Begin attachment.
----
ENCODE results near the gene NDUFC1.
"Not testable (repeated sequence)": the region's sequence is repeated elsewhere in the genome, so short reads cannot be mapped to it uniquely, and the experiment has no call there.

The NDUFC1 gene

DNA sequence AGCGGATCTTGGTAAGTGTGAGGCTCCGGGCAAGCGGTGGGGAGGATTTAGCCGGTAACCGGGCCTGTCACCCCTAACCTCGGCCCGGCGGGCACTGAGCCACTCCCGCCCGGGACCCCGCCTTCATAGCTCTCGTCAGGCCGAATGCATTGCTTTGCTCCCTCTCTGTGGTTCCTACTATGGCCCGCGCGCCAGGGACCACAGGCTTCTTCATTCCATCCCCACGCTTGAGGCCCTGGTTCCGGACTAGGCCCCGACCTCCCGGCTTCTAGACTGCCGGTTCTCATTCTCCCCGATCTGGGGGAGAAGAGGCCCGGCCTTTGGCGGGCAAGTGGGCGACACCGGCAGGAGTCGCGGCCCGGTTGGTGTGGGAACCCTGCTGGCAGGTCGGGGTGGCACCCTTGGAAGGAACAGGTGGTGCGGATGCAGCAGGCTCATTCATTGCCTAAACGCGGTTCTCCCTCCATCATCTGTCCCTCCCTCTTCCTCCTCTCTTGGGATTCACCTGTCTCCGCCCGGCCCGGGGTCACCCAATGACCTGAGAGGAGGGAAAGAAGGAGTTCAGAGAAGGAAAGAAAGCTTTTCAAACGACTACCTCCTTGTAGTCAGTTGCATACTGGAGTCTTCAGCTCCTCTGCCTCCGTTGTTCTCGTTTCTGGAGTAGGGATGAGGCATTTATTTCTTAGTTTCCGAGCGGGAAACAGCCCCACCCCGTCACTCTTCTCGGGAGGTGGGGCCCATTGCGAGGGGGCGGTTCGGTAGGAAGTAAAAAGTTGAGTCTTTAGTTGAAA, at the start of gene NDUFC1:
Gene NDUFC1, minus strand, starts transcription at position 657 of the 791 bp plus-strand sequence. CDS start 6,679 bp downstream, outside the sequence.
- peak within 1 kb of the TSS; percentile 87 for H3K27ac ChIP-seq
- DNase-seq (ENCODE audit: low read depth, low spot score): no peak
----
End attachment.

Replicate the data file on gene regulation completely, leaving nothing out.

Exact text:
ENCODE results near the gene NDUFC1.
"Not testable (repeated sequence)": the region's sequence is repeated elsewhere in the genome, so short reads cannot be mapped to it uniquely, and the experiment has no call there.

The NDUFC1 gene

DNA sequence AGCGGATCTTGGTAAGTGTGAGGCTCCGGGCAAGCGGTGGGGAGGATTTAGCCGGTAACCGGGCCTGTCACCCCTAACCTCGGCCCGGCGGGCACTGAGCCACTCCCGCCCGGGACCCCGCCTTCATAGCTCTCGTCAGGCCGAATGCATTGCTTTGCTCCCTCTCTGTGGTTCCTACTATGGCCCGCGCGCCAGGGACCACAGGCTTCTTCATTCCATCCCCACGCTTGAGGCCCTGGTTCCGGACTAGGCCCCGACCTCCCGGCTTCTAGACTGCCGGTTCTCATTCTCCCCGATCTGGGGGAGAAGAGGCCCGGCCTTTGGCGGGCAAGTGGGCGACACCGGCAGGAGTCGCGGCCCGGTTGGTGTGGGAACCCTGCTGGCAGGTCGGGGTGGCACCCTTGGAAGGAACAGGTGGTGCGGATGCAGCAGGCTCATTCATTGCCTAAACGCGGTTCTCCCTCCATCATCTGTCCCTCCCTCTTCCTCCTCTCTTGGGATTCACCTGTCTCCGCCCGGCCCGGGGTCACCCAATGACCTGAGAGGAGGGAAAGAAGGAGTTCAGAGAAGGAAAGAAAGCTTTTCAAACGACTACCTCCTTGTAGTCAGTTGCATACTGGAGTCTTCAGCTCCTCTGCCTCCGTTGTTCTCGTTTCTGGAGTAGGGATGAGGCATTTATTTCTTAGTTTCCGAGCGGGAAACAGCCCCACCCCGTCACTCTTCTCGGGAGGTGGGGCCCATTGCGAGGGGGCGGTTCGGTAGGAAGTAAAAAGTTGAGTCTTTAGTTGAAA, at the start of gene NDUFC1:
Gene NDUFC1, minus strand, starts transcription at position 657 of the 791 bp plus-strand sequence. CDS start 6,679 bp downstream, outside the sequence.
- peak within 1 kb of the TSS; percentile 87 for H3K27ac ChIP-seq
- DNase-seq (ENCODE audit: low read depth, low spot score): no peak